In April of 1985, Rachel, in her grandma-powered stroller, and I attended our first National Federation of the Blind meeting and heard Diane Croft from National Braille Press speak. We returned home with a source of role models and a subscription to the Children's Braille Book Club. One hundred dollars a year provided Rachel with a new book each month and the joy of receiving her very own "mail for Rachel!"

When we read together, if it had Braille dots, she would feel it and say, "It's a book!" Without the Braille she would push it away and declare, "That's paper."

As book club members our awareness of and respect for publishers has grown. Covert Bailey lectured at the Yankee Dental conference in Boston in the mid- to late-1980's. My opinion of purchasing Fit or Fat and The Target Diet was sought. I urged "Buy Covert's books; he's published by Houghton Mifflin."

Anyone who listens learns how Rachel's book club depends on the generosity of book publishers. Donations of wonderful titles have included Too Much Noise and The Three Bears. Mere mention of these stories elicits groans of recognition from our weary family and friends who were commanded to read, read it again, READ IT AGAIN, PLEASE! And the sound effects had to be just right.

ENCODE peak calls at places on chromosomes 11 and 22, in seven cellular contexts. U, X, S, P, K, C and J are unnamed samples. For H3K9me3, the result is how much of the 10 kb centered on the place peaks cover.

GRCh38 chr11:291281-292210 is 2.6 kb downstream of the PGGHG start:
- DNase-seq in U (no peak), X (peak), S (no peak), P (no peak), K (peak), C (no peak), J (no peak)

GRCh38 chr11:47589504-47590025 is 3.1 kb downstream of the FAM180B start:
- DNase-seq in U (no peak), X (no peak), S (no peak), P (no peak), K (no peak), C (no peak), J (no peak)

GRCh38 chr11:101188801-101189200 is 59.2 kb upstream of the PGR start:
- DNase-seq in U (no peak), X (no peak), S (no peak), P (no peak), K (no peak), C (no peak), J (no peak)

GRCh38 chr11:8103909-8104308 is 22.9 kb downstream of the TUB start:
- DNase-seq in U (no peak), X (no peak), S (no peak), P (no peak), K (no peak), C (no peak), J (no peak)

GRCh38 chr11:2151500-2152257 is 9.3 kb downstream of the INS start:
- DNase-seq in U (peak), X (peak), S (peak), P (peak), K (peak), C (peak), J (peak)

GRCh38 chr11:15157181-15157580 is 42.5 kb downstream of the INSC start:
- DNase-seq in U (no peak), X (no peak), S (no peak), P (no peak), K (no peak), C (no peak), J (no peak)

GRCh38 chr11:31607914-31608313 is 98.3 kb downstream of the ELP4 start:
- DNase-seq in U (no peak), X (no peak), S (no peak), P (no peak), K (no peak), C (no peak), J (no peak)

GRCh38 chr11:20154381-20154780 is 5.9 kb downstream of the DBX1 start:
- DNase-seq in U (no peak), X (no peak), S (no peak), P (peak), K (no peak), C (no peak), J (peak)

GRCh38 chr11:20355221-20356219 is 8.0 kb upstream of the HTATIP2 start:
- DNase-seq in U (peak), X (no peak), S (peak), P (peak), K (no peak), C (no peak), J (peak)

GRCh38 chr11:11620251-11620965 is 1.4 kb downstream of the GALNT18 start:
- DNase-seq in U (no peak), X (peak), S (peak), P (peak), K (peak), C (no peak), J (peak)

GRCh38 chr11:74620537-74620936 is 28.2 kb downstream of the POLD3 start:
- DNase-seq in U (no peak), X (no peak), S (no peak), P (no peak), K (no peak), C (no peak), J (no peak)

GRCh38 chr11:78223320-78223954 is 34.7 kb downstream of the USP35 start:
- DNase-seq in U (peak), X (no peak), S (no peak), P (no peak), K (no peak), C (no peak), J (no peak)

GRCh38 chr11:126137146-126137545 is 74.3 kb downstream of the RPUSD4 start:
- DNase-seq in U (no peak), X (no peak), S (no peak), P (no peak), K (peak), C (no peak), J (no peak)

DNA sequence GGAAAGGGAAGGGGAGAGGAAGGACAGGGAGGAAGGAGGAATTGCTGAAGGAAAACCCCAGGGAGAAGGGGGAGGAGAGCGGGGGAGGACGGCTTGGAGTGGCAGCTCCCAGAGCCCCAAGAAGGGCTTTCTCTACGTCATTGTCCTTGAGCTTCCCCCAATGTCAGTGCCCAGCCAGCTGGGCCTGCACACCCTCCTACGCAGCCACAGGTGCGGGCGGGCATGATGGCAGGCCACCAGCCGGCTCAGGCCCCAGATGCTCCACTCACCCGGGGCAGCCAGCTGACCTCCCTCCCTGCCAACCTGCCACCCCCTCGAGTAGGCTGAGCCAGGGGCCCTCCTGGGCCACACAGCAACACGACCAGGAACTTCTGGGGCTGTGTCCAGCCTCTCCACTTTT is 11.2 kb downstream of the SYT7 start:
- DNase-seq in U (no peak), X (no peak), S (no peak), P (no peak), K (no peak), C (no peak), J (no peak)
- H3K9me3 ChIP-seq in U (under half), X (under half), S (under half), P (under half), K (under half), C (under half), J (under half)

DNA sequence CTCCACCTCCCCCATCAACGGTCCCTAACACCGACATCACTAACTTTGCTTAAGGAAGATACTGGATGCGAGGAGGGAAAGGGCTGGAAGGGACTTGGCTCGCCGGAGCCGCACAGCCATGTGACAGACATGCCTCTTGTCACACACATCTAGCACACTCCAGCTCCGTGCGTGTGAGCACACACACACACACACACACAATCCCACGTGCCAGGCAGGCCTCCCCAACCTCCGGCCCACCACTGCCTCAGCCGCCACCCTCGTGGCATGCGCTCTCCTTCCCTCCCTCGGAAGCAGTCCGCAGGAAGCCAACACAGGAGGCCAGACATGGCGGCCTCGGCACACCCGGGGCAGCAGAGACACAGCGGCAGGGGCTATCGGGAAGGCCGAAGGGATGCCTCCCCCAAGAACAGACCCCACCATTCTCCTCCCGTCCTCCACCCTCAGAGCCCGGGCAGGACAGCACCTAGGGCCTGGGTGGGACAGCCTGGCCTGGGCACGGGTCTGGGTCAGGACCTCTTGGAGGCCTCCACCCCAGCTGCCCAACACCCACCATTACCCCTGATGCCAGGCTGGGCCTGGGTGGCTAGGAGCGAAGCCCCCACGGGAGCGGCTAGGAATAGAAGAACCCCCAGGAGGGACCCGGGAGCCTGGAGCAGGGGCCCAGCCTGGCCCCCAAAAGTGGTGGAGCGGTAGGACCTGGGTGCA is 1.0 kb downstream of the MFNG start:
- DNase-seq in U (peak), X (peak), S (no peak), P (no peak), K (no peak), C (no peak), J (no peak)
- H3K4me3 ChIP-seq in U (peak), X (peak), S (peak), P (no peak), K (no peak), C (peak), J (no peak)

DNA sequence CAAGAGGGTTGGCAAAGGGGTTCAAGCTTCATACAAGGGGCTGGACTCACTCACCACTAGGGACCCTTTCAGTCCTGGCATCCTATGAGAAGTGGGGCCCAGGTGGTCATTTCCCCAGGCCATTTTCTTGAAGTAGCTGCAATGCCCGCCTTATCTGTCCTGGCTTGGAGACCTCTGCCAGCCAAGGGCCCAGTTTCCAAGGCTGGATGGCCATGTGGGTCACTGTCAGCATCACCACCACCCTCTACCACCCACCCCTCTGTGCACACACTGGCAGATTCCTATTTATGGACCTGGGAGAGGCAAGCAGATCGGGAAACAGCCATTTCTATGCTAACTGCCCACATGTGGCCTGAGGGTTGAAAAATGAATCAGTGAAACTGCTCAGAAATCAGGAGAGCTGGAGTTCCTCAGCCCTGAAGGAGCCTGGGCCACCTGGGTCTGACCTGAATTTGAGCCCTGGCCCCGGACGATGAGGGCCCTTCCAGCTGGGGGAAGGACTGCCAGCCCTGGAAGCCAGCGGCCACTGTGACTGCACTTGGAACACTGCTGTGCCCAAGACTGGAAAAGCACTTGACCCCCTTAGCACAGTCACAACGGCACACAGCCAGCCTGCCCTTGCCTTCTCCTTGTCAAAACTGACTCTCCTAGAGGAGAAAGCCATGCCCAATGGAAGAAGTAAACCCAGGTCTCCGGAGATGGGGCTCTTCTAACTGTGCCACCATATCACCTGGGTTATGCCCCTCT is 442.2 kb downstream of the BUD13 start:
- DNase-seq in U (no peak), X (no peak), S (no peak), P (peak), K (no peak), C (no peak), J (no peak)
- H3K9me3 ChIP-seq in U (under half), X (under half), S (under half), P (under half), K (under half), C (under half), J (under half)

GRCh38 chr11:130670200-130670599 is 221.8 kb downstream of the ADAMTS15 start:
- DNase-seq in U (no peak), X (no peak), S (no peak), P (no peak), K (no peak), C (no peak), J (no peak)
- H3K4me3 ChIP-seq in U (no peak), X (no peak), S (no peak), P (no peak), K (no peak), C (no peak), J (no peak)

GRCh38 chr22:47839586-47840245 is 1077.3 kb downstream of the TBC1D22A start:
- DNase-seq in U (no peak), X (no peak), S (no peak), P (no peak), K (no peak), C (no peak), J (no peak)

Walt Disney said, "There is more treasure in books than in all the pirate loot on Treasure Island, and, best of all, you can enjoy these riches every day of your life."

Rachel now has some eighty-five volumes of treasure on her bookshelf acquired through her membership in the CBBC. Not a huge library, but enough to select a story or lesson for the day.

Recently, she queried, "Mom, what is Curious George curious about, anyway?" "Well, Rachel, just like you, Curious George is curious about everything." And books contain stories and lessons to satisfy the Curious George in all of us, from the concrete to the abstract.

In 1988, Your First Garden Book by Marc Brown appeared. We planted Johnny's Selected Seeds, and our photos show Rachel with her herbs and vegetables against a lush sunflower-studded garden, eating vegetables many kids-and some former Presidents of the United States-wouldn't touch!

In Arthur's Nose we read, "There's a lot more to Arthur than his nose." The words sighted or blind tell us precious little about the whole person, be they child or adult. Shouldn't it be as plain as the nose on Arthur's face that the wrapping paper tells us nothing about the gift inside the package?